B.C’s B’DOS: Brace yourself
LAST WEEK, my daughter went to the orthodontist who’s been doing what a Trinidadian car repair shop might call a “straighten-and-paint” job on her teeth.
A few more months and a few more cheques, and she’ll have the smile that in her adulthood will set her apart from those who in their childhood didn’t have parents with the readiness (and the ready cash) to do what could be done to avoid dents in her teeth and future earning capacity.
Of all the medical activity that could be classed as discretionary, orthodontics is the least susceptible to the charge of vanity. Caribbean men know that a gap-tooth in the right female is as rude-sexy as a woman can get with clothes on.
But you need the right female: for every Madonna flicking her tongue through the gap in her teeth to completely unseat David Letterman on The Late Show, there are several hundred sufferers who will never look good eating a banana and will not eat corn on the cob past the age of 30.
Nothing reveals a disadvantaged upbringing faster or more thoroughly than what could properly be called, in this context, poor teeth.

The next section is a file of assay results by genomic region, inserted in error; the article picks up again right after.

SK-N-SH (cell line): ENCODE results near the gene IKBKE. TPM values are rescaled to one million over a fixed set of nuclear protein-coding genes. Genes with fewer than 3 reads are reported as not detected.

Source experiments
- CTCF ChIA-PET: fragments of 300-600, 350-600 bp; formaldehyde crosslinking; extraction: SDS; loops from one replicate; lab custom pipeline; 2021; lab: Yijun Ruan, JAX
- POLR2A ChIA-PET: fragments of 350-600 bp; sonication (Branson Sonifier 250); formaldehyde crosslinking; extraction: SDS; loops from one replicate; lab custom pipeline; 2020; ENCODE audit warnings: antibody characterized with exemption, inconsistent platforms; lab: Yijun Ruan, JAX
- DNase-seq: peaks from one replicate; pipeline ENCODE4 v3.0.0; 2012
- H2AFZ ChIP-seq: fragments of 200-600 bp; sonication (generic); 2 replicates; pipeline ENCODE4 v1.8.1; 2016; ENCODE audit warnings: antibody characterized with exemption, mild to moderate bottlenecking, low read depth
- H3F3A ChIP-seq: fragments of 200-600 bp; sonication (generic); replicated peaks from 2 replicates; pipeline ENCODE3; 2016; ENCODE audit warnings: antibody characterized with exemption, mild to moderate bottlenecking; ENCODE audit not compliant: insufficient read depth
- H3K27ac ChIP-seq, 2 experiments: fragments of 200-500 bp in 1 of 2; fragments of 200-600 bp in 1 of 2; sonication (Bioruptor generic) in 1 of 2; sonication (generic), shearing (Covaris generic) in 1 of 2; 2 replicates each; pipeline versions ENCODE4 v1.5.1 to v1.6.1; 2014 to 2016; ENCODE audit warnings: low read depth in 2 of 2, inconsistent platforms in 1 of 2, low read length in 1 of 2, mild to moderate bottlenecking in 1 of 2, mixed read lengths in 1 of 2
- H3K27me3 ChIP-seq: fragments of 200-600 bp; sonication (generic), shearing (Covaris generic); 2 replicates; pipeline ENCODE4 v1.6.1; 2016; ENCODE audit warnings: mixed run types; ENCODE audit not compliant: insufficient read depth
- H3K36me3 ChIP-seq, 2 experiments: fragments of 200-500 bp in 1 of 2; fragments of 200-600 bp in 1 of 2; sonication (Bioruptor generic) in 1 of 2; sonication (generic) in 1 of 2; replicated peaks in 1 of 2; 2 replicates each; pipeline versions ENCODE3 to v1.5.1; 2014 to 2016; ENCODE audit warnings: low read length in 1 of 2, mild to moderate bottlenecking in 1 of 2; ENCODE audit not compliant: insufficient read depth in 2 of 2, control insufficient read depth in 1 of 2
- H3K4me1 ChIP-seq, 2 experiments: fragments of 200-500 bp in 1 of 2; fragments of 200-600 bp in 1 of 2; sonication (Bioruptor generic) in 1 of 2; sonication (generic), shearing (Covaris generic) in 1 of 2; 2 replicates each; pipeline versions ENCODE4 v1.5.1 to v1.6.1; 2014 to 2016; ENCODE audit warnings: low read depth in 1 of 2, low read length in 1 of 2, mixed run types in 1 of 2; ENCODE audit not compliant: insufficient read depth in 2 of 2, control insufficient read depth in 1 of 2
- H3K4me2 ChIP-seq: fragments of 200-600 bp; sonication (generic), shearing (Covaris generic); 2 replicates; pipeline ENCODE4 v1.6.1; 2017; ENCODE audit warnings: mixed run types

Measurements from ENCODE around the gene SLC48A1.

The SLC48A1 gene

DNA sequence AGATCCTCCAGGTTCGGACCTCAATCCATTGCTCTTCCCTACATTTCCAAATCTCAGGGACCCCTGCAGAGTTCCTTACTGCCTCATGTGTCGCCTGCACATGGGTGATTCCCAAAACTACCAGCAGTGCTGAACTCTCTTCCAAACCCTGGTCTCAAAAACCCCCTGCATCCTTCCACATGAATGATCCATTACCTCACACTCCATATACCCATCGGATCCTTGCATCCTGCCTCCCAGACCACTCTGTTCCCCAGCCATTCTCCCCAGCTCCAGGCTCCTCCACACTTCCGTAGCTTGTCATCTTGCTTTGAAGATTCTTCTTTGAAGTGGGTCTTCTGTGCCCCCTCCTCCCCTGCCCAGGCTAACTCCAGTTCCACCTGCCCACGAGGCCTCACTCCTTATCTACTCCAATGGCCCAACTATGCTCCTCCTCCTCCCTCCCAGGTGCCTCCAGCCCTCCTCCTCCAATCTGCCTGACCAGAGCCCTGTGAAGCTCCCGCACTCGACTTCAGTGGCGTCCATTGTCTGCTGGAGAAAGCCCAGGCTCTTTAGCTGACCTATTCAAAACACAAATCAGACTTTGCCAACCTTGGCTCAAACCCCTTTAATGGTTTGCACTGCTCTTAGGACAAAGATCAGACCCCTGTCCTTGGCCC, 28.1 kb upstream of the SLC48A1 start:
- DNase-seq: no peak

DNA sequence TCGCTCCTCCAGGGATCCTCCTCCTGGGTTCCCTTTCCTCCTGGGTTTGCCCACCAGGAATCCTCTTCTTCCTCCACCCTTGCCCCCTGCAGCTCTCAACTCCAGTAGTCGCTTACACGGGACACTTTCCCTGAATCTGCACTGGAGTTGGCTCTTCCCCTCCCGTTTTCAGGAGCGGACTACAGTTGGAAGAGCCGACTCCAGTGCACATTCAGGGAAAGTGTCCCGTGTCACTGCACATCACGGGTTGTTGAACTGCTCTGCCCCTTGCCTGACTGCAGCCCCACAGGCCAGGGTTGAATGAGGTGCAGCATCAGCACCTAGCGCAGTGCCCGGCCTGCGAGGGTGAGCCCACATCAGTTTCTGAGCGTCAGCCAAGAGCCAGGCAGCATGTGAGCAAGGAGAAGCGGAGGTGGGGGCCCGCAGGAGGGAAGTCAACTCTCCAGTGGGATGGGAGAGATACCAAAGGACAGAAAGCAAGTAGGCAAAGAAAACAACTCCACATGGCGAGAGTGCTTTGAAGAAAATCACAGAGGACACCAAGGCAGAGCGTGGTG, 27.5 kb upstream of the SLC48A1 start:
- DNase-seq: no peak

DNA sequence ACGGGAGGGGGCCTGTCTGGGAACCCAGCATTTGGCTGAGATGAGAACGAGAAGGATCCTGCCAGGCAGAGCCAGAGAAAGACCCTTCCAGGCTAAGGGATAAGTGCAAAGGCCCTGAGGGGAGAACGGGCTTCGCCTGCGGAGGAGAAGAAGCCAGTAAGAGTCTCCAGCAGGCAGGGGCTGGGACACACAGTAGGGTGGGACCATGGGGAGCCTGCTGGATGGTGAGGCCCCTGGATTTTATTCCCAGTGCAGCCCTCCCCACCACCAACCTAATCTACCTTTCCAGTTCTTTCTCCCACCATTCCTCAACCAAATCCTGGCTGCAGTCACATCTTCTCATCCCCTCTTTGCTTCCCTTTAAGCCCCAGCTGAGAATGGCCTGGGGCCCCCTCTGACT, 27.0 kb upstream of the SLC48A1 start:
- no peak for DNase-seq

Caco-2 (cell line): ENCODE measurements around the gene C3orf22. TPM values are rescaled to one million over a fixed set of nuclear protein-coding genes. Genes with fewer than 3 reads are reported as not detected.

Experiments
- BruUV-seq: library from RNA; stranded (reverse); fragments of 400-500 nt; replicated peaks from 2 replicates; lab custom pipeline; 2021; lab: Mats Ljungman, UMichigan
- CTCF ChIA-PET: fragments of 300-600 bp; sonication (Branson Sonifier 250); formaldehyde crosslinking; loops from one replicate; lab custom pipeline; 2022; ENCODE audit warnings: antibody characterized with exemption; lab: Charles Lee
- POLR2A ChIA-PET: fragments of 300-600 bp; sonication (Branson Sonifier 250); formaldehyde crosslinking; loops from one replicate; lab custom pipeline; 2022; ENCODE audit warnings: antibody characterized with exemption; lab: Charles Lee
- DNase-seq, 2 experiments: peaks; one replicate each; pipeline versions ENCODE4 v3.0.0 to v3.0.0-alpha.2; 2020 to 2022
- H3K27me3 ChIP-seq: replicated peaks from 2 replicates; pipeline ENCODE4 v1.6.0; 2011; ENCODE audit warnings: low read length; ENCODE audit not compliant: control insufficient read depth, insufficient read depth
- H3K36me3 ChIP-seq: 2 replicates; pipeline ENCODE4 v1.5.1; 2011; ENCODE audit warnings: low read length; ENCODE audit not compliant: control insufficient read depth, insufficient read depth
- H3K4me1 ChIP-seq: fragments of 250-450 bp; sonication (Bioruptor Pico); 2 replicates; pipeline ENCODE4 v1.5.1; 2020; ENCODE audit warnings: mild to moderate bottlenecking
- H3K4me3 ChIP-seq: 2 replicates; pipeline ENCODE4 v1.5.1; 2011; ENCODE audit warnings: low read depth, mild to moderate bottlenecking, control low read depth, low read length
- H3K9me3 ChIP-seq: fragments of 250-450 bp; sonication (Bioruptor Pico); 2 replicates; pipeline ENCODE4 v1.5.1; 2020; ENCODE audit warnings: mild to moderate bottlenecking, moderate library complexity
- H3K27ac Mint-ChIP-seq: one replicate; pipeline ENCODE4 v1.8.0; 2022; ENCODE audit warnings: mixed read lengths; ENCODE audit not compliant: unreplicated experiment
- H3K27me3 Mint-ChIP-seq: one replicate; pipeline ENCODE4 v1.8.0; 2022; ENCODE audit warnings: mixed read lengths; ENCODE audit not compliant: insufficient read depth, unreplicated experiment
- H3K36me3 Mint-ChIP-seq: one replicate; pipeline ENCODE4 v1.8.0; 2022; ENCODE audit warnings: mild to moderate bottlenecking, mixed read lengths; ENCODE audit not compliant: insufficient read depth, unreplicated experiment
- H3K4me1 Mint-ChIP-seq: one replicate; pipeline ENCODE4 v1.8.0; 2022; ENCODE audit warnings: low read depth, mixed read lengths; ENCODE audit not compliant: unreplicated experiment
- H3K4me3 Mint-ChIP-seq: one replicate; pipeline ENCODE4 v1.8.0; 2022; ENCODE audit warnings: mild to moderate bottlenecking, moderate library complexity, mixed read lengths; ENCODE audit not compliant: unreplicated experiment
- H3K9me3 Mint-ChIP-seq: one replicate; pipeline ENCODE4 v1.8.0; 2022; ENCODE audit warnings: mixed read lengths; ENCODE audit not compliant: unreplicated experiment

But it goes wider and deeper than that.
Her appointment ended at 7:54 a.m., giving her six minutes to dash the 1.5 kilometres to school. Sitting in the car park, I watched her come through the doctor’s front door like a bat out of hell, or at least a Jamaican out of the 100-metre starting blocks.
I’d told her she had to walk from the orthodontist’s to school, but I’d relented. One, it looked like rain, and two, her heavy book bag could have curved her spine to a far greater degree than the braces could have straightened her teeth. Bent on getting to school on time, I had to toot the horn to get her to look my way.
With virtually no traffic on the road – the threatening rain, again, perhaps, that makes everyone with any sense in Barbados want to stay in bed longer – we barely made it. She darted inside as the security guard readied himself to close the gates, and I drove off, thinking about teeth and time.
One minute and three blocks away, I saw half a dozen children, her fellow students – one or two seniors, most juniors like her. They were on foot. I sat in the traffic that had materialized in the three minutes since I’d first passed and watched them.
They were now undoubtedly late.
But they weren’t even strolling; it was like they were taking baby steps to school. You could hardly call what they were doing “walking”. It was more like liming with a barely perceptible tendency towards movement. The last thing on their minds was getting to school on time.
And I thought of my daughter, so intent on rushing to school, she did not even see me out of the corner of her eye. And I realized the difference between her and them would continue all their school lives. And into their adult lives.
And into their own children’s lives.
And I wondered about what we in these islands really have to brace ourselves for, in the future.
B.C. Pires is on pause.